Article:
The benefits of HubSpot CMS Hub – a comprehensive list
Feb 08, 2024
Hamburger or burger navigation menus are a common sight on the web. While they're an effective and necessary approach on mobile, they can harm user experience and conversion rate on a desktop.
Navigation is an essential component of every B2B website design. It's the primary way visitors discover and travel to content beyond the page they land on.
Navigation should only use a limited amount of space on screen, but its structure and design present some of the bigger questions for website project teams.
What are the challenges of navigation design?
The ideal solution to these issues will vary from site to site, and are always different between mobile and desktop screen sizes.
However, due to their clean, compact form and the range of animation opportunities they present, burger menus, the ideal choice for mobile, found their way onto many a desktop site too.
Mobile devices have portrait aspect ratios and limited screen width. This means that traditional, horizontal navigation – born in an era when the web was predominantly accessed via desktop computers - simply doesn’t fit.
For websites on mobile, a different approach is required. The hamburger menu, a small, space-saving icon that visually represents the list-format menu and shows when clicked, has proven versatile and effective.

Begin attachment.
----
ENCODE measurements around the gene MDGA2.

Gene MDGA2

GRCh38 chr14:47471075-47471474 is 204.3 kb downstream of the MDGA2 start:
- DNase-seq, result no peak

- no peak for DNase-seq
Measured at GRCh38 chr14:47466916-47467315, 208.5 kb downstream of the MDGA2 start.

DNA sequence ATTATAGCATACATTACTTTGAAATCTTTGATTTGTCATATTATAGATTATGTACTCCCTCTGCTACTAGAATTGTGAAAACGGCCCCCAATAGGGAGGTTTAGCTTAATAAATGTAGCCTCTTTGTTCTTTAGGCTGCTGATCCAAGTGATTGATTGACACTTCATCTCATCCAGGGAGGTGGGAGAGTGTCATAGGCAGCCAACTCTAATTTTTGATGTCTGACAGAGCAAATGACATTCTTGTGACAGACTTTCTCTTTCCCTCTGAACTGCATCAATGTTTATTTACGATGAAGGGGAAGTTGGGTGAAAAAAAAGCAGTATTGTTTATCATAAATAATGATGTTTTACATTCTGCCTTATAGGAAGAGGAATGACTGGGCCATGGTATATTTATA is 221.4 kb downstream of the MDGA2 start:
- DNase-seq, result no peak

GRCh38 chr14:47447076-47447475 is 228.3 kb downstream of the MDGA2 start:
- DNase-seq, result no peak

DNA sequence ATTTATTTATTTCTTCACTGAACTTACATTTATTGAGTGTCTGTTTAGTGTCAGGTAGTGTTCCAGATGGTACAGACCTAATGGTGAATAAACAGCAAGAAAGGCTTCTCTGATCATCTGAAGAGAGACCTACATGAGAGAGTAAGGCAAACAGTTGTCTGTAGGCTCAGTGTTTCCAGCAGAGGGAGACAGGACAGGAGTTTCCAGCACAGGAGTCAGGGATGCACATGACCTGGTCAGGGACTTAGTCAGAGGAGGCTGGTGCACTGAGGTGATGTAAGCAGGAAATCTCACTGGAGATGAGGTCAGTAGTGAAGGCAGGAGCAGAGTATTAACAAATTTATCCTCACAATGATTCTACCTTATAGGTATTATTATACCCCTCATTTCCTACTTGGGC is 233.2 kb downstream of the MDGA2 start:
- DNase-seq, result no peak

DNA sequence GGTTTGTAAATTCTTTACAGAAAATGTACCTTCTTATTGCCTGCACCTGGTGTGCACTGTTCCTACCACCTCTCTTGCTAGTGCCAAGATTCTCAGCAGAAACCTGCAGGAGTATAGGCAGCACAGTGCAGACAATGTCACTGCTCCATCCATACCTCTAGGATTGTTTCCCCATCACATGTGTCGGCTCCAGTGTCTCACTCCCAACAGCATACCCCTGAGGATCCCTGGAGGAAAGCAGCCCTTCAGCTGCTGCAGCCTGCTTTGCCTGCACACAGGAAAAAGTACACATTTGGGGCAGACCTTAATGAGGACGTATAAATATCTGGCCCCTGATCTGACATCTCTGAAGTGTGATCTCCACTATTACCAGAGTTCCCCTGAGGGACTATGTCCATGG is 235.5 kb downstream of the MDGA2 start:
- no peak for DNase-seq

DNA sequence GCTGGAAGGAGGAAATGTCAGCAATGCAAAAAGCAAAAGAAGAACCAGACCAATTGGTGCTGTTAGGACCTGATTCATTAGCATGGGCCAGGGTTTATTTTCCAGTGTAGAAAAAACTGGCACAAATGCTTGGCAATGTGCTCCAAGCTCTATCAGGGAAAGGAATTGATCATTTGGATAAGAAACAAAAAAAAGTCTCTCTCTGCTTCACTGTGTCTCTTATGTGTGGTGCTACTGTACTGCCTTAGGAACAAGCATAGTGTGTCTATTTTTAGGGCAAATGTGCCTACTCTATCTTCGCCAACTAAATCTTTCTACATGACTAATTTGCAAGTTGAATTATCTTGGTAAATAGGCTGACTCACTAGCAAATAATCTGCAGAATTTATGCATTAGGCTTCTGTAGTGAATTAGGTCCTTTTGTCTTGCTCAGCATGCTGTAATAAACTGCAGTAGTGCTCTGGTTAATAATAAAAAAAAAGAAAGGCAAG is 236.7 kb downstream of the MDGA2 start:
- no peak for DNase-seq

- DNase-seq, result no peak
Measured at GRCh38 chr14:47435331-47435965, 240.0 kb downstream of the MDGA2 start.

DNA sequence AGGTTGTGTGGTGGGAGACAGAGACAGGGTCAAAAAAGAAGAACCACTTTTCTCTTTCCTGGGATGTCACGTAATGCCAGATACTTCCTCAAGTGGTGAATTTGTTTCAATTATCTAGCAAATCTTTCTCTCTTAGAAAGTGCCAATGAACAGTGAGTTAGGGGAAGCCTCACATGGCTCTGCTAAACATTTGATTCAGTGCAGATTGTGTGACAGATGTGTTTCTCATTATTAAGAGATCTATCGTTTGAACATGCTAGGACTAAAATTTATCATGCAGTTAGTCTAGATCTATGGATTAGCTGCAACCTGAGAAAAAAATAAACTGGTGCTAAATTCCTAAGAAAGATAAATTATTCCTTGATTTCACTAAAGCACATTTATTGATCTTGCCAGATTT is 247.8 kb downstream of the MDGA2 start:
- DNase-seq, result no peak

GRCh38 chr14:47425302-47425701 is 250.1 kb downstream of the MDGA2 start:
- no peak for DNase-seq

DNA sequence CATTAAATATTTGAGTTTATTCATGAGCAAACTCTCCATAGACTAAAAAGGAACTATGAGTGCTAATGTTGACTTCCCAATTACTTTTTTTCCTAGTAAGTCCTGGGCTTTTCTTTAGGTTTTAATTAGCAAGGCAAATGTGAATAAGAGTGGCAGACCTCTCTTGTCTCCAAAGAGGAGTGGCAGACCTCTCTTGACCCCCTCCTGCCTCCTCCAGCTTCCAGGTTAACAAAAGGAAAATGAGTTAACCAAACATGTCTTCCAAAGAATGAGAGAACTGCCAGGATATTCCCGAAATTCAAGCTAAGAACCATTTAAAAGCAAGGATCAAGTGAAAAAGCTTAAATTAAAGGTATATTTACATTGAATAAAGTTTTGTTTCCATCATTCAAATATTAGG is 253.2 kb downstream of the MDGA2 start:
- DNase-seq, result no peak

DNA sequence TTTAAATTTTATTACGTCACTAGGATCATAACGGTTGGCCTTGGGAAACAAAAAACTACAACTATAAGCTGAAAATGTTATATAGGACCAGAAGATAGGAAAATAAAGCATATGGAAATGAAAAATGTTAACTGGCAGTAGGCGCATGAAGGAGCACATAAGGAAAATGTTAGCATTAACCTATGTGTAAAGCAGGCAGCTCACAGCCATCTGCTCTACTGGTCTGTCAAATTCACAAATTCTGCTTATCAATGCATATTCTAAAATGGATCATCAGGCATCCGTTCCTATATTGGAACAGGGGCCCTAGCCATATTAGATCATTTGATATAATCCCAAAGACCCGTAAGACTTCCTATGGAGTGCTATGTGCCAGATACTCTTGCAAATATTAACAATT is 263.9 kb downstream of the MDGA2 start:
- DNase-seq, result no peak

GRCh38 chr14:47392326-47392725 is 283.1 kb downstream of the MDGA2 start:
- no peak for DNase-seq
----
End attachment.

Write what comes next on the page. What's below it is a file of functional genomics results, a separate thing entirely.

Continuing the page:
The hamburger menu button comfortably sits alongside the company logo in the header section of the mobile website. It's well-recognised and familiar to users, and it's relatively touch-friendly, having a square form factor that can be appropriately sized for finger operation.
Desktop monitors and laptops offer ample space to display navigation menus horizontally. And while it can be tempting to borrow from mobile, and minimal, design trends for your desktop site, the negative impacts outweigh the positive.
First and most fundamentally, hamburger menus hide critically important content that could be visible to a visitor at a glance. They force users to click twice, usually on every page, to discover what content is available and to navigate to it. This add clicks, time, and frustration to every interaction.
A hamburger menu may well negatively impact both your search engine optimisation and accessibility of your website too, unless significant effort is invested in overcoming the problems associated with hiding menu content from the visitor until clicked.
The result is reduced visitors satisfaction with your website user experience, which in turn reduces the number of visitors persevere with your website, find the content they need in order to purchase, and go on to perform a high-intent conversion.
To ensure your visitors have a positive, frustration-free experience on your website, keep in mind these desktop navigation best practices:
If you want to put your website users (your potential customers) first, and not personal design preferences or the desire to be different, always use traditional, horizontal navigation on your desktop website. This will help you avoid a negative impact UX, and increase conversion rate, and revenue.